Warning: This song may be triggering, as it discusses domestic violence from a child’s perspective, and the video contains images of abuse.

“Oh Mother” is a powerful firsthand account of abuse and survival–that has really touched my heart. This is a song for battered women and protective moms from a child who has survived, and grown into an amazing woman. That child is the talented Christina Aguilera, now a mother herself.

The lyrics are haunting….
“She was so sick of believing the lies and trying to hide
Covering the cuts and bruises (cuts and bruises)
So tired of defending her life, she could have died
Fighting for the lives of her children..”

“Oh Mother” is a powerful piano ballad sung by Christina Aguilera (featured on her 5th album, “Back to Basics”, 2006). “Oh Mother” describes Christina’s childhood, growing up in a home where domestic violence was present.

Christina says, “Growing up I did not feel safe. Feeling powerless is the worst feeling in the world… I turned to singing as an outlet. The pain at home is where my love for music came from.” (Thompson, DailyMail)

Christina say that of her violent father made her family’s life “hell” and that he physically and emotionally abused her. The father denies all allegations of abuse.

Christina’s mother fled the home with Christina and her sister, taking them to live with her grandma. Christina’s parents divorced when she was 7 years old.

Christina has expressed that there is too much secrecy about domestic violence; “Oh Mother” has certainly raised awareness about abuse and the effects of violence on children. Christina dedicated this song to her mother. The video ends with a sign lit up that reads,”I Love you, Mom”.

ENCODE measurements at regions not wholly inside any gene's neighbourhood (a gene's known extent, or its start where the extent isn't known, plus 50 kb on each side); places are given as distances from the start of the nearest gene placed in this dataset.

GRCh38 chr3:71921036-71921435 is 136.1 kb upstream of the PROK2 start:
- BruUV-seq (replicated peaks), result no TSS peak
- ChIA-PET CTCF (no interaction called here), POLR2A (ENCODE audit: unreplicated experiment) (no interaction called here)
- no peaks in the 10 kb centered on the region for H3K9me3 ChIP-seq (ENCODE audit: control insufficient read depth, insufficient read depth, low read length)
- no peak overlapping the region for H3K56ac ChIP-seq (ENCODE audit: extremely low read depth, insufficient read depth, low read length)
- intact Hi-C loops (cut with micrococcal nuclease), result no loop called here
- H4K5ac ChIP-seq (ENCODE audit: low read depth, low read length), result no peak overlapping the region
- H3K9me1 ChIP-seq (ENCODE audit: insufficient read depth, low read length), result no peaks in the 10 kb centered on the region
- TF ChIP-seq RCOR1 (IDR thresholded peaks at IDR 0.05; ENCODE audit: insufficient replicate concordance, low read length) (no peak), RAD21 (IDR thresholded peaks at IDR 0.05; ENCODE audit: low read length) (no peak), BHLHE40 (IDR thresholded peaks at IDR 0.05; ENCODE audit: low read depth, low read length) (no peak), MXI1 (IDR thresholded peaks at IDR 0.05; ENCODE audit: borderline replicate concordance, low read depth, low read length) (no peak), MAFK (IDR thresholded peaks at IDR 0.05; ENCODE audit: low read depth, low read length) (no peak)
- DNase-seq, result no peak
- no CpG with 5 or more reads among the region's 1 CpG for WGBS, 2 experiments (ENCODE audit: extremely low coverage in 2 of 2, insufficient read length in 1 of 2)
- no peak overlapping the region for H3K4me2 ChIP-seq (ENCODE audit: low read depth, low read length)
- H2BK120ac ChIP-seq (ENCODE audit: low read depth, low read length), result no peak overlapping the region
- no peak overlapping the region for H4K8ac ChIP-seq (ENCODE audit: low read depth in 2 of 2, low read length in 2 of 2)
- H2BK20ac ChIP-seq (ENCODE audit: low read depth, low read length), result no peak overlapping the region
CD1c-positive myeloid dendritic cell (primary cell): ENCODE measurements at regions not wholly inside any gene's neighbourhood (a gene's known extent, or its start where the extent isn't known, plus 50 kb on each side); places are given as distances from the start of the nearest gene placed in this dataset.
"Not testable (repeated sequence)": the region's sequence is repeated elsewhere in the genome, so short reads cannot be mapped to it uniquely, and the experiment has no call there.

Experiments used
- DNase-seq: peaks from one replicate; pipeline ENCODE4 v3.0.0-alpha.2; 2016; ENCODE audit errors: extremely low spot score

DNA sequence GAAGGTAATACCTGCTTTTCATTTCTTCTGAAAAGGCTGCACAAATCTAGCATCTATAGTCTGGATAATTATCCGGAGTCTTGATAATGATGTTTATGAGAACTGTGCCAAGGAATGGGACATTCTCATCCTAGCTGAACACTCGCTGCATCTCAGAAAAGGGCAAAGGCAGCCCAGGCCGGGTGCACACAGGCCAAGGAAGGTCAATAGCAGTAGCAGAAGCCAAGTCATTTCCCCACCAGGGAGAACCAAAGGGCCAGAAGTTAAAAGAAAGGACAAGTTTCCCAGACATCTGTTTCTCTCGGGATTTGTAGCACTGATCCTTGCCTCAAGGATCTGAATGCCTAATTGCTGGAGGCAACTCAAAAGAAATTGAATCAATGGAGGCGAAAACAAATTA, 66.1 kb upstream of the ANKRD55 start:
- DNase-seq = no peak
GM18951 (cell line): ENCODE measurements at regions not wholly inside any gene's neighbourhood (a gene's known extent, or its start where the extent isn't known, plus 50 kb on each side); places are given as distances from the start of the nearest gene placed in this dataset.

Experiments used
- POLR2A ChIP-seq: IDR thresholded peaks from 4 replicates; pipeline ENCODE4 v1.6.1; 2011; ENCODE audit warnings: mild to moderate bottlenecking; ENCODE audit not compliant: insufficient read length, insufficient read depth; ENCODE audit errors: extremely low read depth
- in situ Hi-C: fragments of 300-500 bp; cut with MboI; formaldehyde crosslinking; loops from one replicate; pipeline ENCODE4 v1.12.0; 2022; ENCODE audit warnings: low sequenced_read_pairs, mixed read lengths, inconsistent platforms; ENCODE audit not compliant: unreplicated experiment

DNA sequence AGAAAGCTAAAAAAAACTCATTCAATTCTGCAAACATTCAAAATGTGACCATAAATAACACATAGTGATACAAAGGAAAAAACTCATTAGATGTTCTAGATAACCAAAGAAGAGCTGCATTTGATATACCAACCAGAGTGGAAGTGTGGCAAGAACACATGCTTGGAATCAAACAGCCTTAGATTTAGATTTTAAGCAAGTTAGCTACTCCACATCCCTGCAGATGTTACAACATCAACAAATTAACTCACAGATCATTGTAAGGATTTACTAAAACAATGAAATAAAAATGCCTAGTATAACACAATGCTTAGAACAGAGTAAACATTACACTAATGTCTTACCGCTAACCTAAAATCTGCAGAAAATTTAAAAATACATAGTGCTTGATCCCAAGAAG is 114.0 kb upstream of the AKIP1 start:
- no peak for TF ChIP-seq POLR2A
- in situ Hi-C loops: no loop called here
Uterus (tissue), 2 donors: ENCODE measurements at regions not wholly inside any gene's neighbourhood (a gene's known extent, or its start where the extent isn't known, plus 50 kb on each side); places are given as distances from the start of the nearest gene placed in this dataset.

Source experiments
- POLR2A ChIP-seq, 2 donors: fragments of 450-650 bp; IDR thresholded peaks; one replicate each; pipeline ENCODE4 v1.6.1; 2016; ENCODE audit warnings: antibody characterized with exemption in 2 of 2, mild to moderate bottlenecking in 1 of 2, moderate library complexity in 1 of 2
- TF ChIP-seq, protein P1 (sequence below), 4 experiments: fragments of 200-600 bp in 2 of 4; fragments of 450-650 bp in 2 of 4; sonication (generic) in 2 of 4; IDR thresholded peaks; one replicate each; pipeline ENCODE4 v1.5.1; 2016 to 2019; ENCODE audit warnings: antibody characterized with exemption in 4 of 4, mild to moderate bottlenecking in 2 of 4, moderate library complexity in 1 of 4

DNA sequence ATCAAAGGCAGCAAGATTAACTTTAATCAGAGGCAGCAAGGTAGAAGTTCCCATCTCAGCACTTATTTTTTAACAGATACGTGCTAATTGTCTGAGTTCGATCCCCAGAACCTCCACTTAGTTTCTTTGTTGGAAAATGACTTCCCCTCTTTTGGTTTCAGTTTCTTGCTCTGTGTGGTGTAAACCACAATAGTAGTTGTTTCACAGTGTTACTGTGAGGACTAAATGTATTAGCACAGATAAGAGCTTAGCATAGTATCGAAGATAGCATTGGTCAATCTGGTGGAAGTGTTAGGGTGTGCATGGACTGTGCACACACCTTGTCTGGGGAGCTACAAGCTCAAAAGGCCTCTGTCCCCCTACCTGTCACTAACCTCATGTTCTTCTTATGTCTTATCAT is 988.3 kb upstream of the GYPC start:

Source: “Christina Aguilera talks about childhood hell at the hands of her violent father” by Paul Thompson, MailOnline. Spet. 23, 2009: http://www.dailymail.co.uk/tvshowbiz/article-1215346/Christina-Aguilera-talks-childhood-hell-hands-violent-father.html

Wikipedia: “Oh Mother”: http://en.wikipedia.org/wiki/Oh_Mother


Thinking today…
Mothers who speak out about abuse, who go to therapy or community services to get help, who live in shelters, who become the target for their childrens’ hurt & rage, who lose everything to start a new life, who living in hiding..and then go to family court & bravely tell their stories only to be falsely labelled as a liar, an alienator, crazy, speaking negative, a malicious mom...


Yet their story does not change, even as they are battered in court. Even as their children are taken away. Even as they are forced to go to therapy (a form of judicial brainwashing!). Even as they are told they will be given time with their children if they recant. Even as they are thrown in jail. As gag orders are issued. As they fear for their lives.
Their stories do not change. And when the children speak out about abuse, too often their stories match the mother’s–this happens even when they are separated, and have no contact! If anything this shows these Protective Moms are telling the truth..no one would lie to this extent, lose everything, and face such harsh punishment & hold onto a lie.
These Moms are telling the truth. And if the Court will not protect the vulnerable..then any one of us can become it’s next victim.

EJ, © 2013.

This is a personal letter for the Guardian ad Litems, Evaluators, social workers, and Judges (etc) who are ordering co-parenting, divorce education, mediation, couples therapy and other professional interventions to compel victims of domestic violence to co-parent or share joint custody with an abuser…written by a victim who has been traumatized after your failed interventions.